In November 2021, two firms were fined nearly £900,000 following health and safety breaches that resulted in the death of a security worker exposed to freezing conditions at a windfarm construction site in East Ayrshire. The tragic case highlighted, in particular, the risk of failing to provide adequate welfare facilities/heat sources for lone staff in remote locations, as well as the risks created by poor mobile phone service that prevent workers raising the alarm or calling for assistance in emergencies.
Let's look at some 'season-specific' risks to be aware of for the direct workforce, as well as contractors.
Know who is at risk, and how
Those in the industry most likely to be affected are:
- Harvester or forwarder drivers at the outer extremities of a particular site;
- Chainsaw operators working on-site but outwith the risks zones of other machinery;
- Timber purchasers visiting a sale;
- Drivers visiting remote locations.
Certain 'high-risk' activities should not ever be undertaken by lone workers, including:
- Pruning and felling trees in proximity to overhead power lines;
- Using chainsaws, power pruners or wood chippers;
- Using motorised winches or mobile overhead cranes to lift objects without the supervision of a banksman;
- The application of pesticides;
- Work requiring the use of safety harnesses as fall prevention;
- Climbing of trees for any purpose, or the use of rope access techniques.
Once lone workers and their work activities have been identified, consider if your lone working policy makes specific provision for winter, with control measures such as access to heated shelter - be that in a vehicle cab or a welfare facility on-site. Thought should also be given to whether the areas where workers will be located are covered by mobile phone signal or if alternative methods such as radios may be required. The ability of workers to contact their appointed supervisor or emergency contacts, should the need arise, is critical.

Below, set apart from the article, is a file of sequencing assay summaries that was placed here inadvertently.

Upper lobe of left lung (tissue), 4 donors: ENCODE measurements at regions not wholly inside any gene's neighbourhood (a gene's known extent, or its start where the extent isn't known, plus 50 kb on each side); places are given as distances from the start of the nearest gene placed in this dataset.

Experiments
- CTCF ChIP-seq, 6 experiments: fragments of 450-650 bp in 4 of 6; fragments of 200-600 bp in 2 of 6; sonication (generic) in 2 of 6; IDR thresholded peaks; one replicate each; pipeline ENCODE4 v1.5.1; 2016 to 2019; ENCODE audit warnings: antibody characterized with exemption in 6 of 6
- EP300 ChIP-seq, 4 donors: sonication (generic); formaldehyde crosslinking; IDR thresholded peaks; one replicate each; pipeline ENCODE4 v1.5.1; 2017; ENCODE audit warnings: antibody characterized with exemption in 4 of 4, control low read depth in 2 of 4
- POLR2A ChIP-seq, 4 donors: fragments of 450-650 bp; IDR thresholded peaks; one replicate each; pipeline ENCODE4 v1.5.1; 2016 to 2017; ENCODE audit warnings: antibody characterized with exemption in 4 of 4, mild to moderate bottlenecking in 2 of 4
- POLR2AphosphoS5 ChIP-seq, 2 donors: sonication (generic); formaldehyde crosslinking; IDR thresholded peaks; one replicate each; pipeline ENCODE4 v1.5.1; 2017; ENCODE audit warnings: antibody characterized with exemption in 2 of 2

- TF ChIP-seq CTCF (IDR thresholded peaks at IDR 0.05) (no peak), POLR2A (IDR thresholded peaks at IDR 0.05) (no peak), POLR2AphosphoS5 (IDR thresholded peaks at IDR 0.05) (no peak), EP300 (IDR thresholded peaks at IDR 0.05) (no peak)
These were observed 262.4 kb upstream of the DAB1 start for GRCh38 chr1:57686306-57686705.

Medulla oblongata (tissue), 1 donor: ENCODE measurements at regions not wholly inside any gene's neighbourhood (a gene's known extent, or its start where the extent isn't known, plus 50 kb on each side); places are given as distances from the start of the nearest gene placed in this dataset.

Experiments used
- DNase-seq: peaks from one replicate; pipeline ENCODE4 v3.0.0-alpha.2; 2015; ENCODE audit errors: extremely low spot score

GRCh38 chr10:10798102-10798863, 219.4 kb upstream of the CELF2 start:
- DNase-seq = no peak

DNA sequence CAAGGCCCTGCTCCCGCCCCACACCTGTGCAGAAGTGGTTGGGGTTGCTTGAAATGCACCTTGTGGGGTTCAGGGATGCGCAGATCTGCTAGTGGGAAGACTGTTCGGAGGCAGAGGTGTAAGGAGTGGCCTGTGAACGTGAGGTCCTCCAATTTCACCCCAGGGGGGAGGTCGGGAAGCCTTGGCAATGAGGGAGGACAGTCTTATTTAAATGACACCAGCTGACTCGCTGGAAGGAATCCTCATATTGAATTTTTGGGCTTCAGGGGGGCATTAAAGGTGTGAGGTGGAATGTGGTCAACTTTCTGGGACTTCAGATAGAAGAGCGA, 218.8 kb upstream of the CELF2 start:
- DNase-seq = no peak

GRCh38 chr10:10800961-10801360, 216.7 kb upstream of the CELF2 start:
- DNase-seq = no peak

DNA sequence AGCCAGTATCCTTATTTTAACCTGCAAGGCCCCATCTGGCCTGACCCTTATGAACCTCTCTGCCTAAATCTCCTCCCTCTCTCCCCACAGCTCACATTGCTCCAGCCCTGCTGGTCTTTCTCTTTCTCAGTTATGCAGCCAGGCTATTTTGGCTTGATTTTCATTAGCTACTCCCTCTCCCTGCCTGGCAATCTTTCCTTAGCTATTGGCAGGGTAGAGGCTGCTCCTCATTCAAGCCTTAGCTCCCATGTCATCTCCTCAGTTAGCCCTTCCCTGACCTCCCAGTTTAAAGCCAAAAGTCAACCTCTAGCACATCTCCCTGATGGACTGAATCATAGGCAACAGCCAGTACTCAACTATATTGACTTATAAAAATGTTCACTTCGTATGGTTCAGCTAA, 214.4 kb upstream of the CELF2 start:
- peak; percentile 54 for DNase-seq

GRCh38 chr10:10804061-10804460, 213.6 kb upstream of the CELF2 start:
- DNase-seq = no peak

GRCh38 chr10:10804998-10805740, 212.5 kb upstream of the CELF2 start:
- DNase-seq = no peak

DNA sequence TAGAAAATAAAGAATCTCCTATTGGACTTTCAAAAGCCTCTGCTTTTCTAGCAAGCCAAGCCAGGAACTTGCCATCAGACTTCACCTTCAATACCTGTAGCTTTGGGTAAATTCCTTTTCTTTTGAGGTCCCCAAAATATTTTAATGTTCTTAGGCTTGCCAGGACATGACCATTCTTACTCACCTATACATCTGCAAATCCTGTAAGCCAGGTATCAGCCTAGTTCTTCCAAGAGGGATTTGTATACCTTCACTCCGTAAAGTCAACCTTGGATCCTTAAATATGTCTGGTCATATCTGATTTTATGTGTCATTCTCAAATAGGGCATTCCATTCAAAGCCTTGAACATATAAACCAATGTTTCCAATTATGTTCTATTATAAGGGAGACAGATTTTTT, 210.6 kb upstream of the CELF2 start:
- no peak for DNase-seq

Supervision of lone workers during winter may also require different/additional steps to ensure your legal duties are discharged. Increasing the frequency with which supervisors check in (by phone, radio or physical visit) may be necessary.
Apply your weather policy
Consideration should be given to your business' winter weather/poor weather policy. The policy should clearly indicate the weather conditions in which work should be stopped and workers (especially lone ones or anyone working in more exposed locations) be directed to return to base/home. These 'cut-off' limits may differ according to the nature or location of the work. Supervisors should also have a means of monitoring weather forecasts in the local area, and be instructed do so regularly. Increasing the regularity of contact/communication with lone workers during poor weather is strongly advised.
The increased risks are not just apparent in the environment/working conditions, the worker themselves may be more vulnerable for reasons including a pre-existing health condition or English not being their first language. It is good practice to ensure such information has been identified and shared, if appropriate, with their supervisor.
Risks can be further mitigated by ensuring that lone workers receive additional training for the role, covering wider topics than might be immediately obvious. For example, lone workers should ideally have first aid training and be provided with basic first aid equipment for their use in the event of an incident. The lone worker selected should have appropriate experience to ensure that they fully understand the risks and precautions involved in their work, as well as the location at which they will be working.
Consult those affected
Finally, there is a legal duty on all employers to consult their workforce on the health and safety arrangements that relate to them. Accordingly, it is important that the arrangements for lone workers are discussed directly with those who will be working alone and any feedback from them on those arrangements taken into consideration. In the event of a unionised workforce, it may be that such consultation takes place via appointed representatives. Such consultations should be recorded in writing and any concerns/feedback received from the workers
In addition to the potential sentencing implications for health and safety breaches mentioned at the outset, lone working is something that the HSE is particularly focused on; we are seeing an increase in prosecutions involving 'lone working breaches'. Lone working is an area that impacts the forestry sector's workforce significantly and one that employers and their HR teams should be focusing on now, if they haven't done so already.
This article first appeared in the February 2022 issue of Forestry and Timber News.